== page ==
Sustainability has been one of the corporate buzzwords of recent times, but a generation of leaders is transforming sustainability from feelgood propaganda into hard figures for stronger, more successful organisations.
In 2010, the UN Global Compact and Accenture produced a survey of 766 global CEOs, asking them how important sustainability was to their business. An overwhelming 93 per cent said it was important to the company’s future success and 96 per cent said related issues should be integrated into the company’s strategies and operations.
“If either of those statistics was borne out in practice, we would be seeing a radically different business community to the one we have,” says Polly Courtice, Director of The Cambridge Programme for Sustainability Leadership and of The Prince of Wales’s Business & Sustainability Programme.
When it comes to corporate sustainability, employees look to their leaders for both inspiration and evidence that their organisation is committed to delivering environmental, social and economic benefits. But if the intent is there, the action is not.
Cynics have suggested that sustainability, and its umbrella movement of ‘Corporate Social Responsibility’ (CSR), provides a convenient valve for tainted brands to release a more positive message to the world. While that is certainly the case, there are also compelling business reasons to adopt sustainable practices, and the leaders that move quickest will be the first to engage staff and customers with their message – as long as it is genuine.
The world has diminishing resources, growing populations and an increasingly vocal and influential ecological lobby. Courtice believes that the risks are “very real and very significant, to society and to businesses, but there are huge opportunities for those who respond soonest and in a significant way.
”But progress from businesses is painfully slow. Companies may be uncertain over which course to take, waiting for competitors to act first, or restrained by corporate structures and cultures too rigid to change.
One of the first movers on a global scale has been Unilever, which placed its Sustainable Living Plan at the core of the company in 2010, but actively avoids the term CSR, recognising its negative connotations as a way for organisations to recoup on unethical business practices. Sustainability needs to mean more to the company than that. Unilever’s management team has committed to doubling its business by 2020 while halving the environmental impact of its largely plastic-packaged consumable products. Were Unilever to double its size and footprint, the costs would likely be as catastrophic for the business as the environment.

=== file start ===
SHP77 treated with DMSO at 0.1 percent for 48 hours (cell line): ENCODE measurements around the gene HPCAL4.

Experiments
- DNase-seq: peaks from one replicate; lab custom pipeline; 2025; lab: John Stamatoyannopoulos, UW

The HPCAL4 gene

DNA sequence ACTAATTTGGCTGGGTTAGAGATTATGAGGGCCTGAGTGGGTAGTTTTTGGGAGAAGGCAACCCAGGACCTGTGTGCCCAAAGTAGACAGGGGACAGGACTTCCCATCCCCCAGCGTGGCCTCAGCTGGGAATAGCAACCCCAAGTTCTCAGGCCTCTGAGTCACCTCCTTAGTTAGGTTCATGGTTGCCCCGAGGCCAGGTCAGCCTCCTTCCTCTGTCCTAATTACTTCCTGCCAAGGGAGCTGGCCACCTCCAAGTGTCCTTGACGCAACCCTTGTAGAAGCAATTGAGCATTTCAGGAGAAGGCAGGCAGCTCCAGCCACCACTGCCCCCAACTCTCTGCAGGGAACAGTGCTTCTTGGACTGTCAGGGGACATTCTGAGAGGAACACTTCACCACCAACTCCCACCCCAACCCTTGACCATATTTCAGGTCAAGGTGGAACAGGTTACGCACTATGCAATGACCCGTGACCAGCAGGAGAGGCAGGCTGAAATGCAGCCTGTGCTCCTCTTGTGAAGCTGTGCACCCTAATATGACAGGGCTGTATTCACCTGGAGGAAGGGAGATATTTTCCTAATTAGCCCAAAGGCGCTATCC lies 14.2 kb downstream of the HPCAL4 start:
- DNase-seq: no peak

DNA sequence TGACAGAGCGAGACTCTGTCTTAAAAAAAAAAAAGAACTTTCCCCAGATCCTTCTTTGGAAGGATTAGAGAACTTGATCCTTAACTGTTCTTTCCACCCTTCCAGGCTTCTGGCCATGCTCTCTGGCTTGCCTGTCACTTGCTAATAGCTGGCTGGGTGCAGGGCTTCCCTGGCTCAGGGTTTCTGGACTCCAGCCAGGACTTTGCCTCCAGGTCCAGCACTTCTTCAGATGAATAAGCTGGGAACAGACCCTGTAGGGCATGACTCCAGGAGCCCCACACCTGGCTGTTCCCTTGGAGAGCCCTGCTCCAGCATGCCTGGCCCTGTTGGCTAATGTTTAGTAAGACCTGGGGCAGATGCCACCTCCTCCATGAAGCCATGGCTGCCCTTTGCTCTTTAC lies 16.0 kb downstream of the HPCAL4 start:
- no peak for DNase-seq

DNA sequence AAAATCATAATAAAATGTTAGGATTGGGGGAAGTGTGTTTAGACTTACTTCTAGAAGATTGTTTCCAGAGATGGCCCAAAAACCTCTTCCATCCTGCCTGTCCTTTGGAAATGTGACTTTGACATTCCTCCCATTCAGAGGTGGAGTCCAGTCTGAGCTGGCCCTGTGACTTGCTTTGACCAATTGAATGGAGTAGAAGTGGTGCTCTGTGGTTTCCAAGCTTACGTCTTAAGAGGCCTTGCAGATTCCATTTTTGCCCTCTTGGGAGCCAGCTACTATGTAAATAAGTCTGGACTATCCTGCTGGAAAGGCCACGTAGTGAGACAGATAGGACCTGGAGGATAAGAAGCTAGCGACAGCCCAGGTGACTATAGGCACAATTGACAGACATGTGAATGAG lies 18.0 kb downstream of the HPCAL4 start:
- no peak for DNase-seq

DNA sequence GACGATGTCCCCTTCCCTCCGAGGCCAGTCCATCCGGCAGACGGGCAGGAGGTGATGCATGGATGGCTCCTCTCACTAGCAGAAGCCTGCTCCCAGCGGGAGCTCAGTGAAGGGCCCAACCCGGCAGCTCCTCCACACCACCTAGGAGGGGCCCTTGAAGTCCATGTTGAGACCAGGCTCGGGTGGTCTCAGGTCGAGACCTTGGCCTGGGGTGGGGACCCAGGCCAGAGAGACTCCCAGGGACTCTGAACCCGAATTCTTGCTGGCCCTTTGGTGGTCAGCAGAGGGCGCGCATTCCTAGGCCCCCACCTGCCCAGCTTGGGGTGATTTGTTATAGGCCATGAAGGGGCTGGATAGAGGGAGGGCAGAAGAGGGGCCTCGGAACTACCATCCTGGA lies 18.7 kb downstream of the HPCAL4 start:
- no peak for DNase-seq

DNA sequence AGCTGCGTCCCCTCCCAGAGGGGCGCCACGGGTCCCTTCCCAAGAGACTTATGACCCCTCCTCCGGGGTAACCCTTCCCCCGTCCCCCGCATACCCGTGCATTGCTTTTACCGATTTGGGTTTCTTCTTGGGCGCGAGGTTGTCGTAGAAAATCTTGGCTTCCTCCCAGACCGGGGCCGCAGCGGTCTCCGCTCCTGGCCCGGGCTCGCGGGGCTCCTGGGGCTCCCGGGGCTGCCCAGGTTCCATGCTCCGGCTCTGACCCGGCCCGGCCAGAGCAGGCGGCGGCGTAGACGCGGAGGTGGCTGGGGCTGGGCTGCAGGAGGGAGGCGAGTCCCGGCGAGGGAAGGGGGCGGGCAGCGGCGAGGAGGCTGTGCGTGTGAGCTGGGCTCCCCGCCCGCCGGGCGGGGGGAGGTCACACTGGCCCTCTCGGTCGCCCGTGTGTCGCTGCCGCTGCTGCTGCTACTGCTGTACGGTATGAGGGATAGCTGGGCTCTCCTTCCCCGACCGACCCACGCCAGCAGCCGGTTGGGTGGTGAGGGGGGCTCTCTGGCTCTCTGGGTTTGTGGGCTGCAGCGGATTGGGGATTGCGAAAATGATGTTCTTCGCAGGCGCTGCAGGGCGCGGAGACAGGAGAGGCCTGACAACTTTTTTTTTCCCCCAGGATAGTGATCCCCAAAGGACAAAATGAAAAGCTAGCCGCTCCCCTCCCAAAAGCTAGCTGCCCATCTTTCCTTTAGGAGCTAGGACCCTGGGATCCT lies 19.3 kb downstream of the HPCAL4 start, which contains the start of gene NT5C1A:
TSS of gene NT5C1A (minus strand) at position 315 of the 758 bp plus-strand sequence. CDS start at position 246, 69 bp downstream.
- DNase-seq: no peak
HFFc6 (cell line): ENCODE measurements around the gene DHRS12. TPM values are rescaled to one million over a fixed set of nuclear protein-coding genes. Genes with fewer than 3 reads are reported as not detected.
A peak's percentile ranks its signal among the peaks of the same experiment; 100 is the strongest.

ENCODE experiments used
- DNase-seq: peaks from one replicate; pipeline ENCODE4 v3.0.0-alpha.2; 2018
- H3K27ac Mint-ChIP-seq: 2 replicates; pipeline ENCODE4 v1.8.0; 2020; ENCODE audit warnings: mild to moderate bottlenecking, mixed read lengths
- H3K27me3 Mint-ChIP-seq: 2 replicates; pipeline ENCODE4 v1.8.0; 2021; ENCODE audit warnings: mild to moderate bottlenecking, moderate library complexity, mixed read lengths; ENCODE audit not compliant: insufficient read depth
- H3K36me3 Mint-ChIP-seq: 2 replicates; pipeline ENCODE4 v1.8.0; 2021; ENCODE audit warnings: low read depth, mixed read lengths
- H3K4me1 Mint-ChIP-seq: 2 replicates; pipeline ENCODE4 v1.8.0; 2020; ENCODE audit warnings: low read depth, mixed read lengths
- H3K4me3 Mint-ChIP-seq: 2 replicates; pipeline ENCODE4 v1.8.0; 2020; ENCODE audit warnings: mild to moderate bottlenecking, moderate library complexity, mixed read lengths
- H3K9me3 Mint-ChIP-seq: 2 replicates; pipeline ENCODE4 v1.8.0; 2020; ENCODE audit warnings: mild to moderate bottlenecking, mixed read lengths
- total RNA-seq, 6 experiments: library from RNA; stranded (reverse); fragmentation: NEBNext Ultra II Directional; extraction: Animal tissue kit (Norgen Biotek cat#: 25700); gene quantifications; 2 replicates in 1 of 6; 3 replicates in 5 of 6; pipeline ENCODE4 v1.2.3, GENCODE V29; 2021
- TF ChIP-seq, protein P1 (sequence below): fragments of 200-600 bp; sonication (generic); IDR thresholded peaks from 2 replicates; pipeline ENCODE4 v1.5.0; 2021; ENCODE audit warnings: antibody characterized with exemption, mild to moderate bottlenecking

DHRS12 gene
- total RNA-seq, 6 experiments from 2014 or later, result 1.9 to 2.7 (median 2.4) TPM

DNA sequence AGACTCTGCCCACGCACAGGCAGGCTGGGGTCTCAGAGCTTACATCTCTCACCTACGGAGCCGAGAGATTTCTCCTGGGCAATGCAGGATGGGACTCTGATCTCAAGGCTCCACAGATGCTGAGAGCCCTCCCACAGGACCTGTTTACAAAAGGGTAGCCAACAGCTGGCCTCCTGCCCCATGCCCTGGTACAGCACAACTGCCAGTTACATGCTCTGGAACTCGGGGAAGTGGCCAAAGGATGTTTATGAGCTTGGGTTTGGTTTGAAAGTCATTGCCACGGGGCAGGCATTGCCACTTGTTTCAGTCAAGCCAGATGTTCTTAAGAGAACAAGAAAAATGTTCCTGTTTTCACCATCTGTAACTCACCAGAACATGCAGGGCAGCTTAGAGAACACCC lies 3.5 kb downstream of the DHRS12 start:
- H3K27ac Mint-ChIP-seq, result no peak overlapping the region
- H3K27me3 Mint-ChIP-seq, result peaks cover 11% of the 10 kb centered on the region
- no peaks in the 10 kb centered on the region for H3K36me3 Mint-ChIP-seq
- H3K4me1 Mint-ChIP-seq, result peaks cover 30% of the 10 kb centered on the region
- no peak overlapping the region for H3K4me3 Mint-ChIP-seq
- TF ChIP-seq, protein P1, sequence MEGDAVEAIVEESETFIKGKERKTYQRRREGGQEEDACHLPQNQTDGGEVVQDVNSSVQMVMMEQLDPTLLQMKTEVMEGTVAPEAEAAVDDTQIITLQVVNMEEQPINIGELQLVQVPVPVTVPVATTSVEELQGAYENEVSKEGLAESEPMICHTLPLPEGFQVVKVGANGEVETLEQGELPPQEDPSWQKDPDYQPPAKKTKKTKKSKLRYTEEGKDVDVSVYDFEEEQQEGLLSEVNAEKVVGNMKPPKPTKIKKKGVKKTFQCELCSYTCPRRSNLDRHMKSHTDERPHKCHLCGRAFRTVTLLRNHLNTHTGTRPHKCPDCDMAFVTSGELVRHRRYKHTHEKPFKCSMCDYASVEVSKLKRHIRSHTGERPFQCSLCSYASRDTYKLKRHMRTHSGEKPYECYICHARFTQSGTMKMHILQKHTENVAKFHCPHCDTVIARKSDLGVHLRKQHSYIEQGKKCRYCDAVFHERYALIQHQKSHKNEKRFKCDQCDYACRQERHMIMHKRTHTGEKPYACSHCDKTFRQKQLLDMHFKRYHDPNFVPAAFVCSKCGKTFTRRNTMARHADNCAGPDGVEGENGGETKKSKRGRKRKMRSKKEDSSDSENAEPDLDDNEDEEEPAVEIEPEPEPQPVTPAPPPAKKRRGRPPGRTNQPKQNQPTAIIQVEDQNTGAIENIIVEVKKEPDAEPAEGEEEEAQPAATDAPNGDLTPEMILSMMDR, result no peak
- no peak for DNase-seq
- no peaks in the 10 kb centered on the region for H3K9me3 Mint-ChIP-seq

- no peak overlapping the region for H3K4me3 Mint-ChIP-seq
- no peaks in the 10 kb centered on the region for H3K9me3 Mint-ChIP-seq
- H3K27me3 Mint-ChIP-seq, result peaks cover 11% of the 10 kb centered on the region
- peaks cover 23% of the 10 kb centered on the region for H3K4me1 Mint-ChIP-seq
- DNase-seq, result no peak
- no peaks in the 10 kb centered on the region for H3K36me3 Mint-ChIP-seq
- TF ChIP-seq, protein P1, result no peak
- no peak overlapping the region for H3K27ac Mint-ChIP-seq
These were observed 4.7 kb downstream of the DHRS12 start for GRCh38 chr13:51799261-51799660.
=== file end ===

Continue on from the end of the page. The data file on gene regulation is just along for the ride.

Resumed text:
Straight from the top
There is no avoiding the fact, however, that sustainable business practices must come from the top if they are to succeed.
Microsoft Corporation has an impressive role model in its co-founder Bill Gates. Today he holds the role of Non-executive Chairman and with his wife is employed full-time by their global health and education initiative the Bill & Melinda Gates Foundation. Yet his commitment to sustainability remains incredibly strong, and has helped introduce company-wide initiatives from energy efficiency in Microsoft’s buildings to reducing corporate air travel and developing software and technology encouraging greener IT practices.
Shannon Banks, the business’ Talent Management HRD in Western Europe, believes the company’s leaders must experience first-hand how running asustainable business has an impact on them as managers, on their teams and on the bottom line.
In 2010, she introduced the Front Lines programme for the company’s global leaders and senior executives, where staff work alongside partner organisations in emerging markets, such as improving employment opportunities for young people in slum areas.
Microsoft also runs the Responsible Leadership Challenge, a similar scheme with a focus on emerging markets social enterprises.A crucial focus for Microsoft is that its managers convey the strategic value of these initiatives to their teams. In February, Microsoft announced its 4Afrika Initiative, aiming to place tens of millions of smart devices in the hands of young Africans by 2016, bring 1 million African small and medium-sized enterprises online and help train 100,000 members of the continent’s existing workforce.
Case Study – Channelling the community at Sky.
Such is HR's involvement in the sustainability agenda at broadcaster Sky that the business’ diversity agenda has influenced what goes on screen as much as what goes on in the office.
Some recent examples include Ross Kemp – Invisible Wounded, featuring soldiers with post-traumatic stress disorder and Sky News, which is proactively increasing the numbers of female experts and spokespeople.
“It is unusual to have HR so involved, but this is part of having a strong business and brand based around a real commitment to sustainability in its many forms,” says Lucy Carver, who joined Sky in 2005 and is now Director of BSkyB’s The Bigger Picture.
This initiative is Sky’s approach to sustainability and community work. The scheme involves Sky Rainforest Rescue – a partnership with WWF to save 1 billion trees in the Amazon rainforest; reducing carbon emissions from Sky studios; getting a million more people healthier through cycling (a target that has already been reached); supporting the arts and job creation schemes (the company recently announced 1,000 new posts in Ireland).